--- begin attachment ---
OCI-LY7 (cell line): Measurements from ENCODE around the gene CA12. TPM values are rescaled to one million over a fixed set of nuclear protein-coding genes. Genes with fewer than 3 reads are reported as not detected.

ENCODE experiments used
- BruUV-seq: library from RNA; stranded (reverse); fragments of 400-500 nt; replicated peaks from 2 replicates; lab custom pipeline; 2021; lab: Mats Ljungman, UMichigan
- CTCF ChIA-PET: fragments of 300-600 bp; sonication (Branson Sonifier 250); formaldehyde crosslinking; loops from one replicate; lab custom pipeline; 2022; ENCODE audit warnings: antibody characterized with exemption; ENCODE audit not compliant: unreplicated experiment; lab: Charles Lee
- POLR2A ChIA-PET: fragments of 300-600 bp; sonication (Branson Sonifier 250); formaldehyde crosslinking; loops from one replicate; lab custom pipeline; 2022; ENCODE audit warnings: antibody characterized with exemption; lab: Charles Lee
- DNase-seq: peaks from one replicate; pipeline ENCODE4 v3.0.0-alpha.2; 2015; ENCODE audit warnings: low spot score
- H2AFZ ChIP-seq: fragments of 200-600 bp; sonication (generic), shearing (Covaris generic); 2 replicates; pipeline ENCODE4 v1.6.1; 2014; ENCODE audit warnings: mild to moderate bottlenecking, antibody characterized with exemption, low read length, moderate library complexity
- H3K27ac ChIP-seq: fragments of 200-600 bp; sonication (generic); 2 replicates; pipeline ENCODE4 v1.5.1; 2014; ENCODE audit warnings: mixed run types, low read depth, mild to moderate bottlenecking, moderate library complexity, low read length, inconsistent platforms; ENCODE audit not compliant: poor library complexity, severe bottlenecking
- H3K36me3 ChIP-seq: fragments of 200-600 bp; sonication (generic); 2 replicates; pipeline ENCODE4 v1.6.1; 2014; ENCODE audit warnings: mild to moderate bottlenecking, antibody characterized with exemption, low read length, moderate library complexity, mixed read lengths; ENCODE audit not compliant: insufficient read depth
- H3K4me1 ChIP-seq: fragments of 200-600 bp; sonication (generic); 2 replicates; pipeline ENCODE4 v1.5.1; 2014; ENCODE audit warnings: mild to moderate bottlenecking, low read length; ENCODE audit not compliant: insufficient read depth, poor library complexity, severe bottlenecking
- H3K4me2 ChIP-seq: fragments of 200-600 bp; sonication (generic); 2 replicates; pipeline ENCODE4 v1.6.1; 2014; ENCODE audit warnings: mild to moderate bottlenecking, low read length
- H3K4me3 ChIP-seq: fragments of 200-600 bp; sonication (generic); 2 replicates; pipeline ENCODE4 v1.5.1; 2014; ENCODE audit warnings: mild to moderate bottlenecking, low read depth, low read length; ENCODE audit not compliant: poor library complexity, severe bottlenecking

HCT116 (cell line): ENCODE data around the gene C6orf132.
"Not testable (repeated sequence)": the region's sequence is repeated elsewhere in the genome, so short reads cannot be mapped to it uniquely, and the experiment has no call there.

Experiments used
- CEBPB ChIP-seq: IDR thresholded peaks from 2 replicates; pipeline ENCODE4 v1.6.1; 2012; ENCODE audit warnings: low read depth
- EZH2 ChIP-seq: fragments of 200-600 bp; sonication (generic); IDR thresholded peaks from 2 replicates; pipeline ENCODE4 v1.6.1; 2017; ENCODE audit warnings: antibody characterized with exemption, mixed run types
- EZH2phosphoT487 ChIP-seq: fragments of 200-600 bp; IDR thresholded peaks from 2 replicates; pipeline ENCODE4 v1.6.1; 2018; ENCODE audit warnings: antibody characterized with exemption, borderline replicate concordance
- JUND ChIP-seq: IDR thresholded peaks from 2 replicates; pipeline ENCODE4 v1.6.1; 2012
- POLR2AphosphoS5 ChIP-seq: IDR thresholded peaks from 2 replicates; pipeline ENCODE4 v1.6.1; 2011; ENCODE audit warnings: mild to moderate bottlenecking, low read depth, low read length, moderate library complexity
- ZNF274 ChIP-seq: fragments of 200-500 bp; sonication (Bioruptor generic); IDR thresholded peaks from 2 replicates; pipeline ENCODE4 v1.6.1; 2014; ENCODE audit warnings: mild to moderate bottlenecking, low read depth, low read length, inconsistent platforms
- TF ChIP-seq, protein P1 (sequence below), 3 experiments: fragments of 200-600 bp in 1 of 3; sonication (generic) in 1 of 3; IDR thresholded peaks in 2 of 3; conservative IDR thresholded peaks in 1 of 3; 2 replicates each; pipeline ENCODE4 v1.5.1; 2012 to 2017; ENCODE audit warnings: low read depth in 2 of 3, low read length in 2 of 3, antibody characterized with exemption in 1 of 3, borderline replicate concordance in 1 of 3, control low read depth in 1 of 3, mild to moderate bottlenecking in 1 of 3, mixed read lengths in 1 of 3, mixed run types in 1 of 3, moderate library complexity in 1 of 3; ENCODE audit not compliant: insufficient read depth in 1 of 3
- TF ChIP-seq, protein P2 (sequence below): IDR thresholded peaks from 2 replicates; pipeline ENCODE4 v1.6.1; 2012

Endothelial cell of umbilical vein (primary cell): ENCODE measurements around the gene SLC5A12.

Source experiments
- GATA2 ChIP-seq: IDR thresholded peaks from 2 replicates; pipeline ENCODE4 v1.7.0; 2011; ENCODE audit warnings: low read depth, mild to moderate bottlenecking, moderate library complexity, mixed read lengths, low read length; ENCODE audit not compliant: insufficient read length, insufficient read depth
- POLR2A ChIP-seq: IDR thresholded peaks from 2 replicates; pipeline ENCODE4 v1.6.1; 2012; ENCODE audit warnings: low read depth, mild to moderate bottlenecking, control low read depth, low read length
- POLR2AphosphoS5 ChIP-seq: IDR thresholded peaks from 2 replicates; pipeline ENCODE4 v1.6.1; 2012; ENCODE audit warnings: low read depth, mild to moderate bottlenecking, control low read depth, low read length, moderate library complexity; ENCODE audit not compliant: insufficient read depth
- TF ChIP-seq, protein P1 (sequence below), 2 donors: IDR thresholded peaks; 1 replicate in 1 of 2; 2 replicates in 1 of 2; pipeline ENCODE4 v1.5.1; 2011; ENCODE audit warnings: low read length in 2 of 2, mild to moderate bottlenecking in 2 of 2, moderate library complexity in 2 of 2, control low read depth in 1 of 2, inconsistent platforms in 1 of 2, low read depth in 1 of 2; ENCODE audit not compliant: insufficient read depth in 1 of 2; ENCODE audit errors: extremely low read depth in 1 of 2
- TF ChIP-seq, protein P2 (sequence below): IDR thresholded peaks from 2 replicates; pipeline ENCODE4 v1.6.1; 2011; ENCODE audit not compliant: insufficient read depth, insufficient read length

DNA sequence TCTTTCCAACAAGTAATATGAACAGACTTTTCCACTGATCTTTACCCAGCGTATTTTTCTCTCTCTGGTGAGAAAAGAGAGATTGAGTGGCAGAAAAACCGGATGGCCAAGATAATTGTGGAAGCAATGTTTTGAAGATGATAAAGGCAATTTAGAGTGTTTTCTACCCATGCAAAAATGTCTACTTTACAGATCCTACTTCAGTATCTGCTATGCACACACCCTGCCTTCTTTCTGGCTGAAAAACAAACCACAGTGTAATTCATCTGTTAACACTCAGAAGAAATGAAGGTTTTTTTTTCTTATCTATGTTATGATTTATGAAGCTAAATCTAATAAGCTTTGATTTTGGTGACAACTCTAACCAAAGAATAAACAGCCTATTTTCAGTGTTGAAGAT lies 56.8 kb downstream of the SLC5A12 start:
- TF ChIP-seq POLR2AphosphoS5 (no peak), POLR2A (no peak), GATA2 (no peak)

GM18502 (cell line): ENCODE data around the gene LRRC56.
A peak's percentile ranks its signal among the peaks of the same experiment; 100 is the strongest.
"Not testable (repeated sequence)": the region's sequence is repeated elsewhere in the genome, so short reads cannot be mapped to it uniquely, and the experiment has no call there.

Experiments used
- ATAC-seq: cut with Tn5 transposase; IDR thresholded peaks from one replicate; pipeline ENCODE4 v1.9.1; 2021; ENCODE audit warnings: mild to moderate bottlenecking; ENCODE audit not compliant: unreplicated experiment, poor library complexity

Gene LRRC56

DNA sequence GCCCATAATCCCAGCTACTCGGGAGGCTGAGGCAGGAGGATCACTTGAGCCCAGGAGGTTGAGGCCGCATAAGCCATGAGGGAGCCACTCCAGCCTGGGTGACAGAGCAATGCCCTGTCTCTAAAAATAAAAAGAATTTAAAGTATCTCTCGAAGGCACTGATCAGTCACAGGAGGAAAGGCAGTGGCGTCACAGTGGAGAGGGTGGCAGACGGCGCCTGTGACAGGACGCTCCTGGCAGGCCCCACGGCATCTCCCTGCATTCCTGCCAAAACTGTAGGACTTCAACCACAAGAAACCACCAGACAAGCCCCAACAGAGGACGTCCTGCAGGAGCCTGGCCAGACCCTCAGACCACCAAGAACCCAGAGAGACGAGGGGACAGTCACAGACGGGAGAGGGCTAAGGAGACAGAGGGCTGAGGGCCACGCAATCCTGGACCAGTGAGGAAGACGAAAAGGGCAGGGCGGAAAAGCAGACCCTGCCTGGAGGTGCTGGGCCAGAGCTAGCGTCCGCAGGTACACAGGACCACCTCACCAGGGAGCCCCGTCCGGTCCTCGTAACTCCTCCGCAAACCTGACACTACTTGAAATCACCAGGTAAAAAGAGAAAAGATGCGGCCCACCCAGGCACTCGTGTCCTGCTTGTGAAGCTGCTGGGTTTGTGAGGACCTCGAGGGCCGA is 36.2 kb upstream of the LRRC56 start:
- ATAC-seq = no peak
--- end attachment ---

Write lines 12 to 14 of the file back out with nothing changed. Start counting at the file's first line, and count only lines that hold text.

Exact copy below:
- H3K4me3 ChIP-seq: fragments of 200-600 bp; sonication (generic); 2 replicates; pipeline ENCODE4 v1.5.1; 2014; ENCODE audit warnings: mild to moderate bottlenecking, low read depth, low read length; ENCODE audit not compliant: poor library complexity, severe bottlenecking

HCT116 (cell line): ENCODE data around the gene C6orf132.
"Not testable (repeated sequence)": the region's sequence is repeated elsewhere in the genome, so short reads cannot be mapped to it uniquely, and the experiment has no call there.